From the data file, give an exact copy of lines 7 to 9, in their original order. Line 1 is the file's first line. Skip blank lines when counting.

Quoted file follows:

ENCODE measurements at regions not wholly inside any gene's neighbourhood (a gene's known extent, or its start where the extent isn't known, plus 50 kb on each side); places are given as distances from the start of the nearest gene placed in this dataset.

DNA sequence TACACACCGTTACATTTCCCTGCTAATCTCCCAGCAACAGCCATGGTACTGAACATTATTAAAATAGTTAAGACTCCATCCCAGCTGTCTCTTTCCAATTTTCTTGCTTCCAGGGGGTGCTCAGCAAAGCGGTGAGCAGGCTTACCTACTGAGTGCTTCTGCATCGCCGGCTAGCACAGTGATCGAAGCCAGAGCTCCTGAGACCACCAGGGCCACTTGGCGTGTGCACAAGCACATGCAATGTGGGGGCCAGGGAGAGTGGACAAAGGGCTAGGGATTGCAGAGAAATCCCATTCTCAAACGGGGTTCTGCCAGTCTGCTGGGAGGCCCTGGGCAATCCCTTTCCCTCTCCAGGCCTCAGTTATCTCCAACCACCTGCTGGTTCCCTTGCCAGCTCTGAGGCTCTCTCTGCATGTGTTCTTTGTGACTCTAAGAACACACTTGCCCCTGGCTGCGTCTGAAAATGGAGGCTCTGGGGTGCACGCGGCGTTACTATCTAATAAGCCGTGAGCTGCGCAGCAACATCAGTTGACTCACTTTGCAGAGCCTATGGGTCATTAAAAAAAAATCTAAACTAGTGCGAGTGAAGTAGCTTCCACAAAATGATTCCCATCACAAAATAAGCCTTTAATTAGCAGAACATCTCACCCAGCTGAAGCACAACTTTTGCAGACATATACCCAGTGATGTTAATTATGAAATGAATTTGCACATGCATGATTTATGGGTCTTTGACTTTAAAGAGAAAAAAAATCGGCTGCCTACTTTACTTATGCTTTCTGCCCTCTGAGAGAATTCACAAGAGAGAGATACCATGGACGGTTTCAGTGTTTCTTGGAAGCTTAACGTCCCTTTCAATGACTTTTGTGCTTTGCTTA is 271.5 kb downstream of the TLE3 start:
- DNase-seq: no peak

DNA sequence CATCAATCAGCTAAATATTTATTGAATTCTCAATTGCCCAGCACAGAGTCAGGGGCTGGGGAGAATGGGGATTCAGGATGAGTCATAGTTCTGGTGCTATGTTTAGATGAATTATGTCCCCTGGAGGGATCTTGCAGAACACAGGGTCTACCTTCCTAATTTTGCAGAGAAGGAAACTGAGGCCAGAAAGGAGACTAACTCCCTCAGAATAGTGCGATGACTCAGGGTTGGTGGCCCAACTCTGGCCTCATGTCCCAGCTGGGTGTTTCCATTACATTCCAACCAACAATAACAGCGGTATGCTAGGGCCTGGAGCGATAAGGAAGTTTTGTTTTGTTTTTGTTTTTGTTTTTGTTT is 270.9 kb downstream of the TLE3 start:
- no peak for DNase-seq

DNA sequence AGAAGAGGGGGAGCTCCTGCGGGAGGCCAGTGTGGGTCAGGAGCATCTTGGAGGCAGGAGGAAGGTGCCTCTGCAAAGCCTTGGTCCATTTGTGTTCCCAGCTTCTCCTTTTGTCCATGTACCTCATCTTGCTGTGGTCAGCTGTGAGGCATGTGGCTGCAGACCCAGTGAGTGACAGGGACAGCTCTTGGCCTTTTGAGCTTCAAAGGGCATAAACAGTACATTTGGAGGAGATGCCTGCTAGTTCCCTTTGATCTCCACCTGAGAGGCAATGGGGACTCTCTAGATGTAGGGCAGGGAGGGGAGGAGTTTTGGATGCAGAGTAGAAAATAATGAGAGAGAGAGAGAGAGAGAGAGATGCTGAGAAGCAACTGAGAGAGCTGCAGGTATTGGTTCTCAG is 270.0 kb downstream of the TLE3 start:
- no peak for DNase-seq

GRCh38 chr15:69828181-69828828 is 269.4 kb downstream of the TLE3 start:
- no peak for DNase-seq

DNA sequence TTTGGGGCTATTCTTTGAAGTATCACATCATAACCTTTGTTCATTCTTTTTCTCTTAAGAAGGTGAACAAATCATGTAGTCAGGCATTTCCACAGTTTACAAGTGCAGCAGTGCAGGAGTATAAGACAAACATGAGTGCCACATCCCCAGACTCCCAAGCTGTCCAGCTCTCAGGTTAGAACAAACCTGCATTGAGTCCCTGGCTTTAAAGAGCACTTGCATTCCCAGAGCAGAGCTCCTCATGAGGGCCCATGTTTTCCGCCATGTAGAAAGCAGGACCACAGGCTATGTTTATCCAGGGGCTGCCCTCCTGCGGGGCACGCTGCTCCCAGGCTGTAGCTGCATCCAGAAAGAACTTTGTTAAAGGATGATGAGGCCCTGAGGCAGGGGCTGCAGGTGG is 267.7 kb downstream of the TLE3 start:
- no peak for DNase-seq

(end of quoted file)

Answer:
- no peak for DNase-seq

GRCh38 chr15:69828181-69828828 is 269.4 kb downstream of the TLE3 start:
- no peak for DNase-seq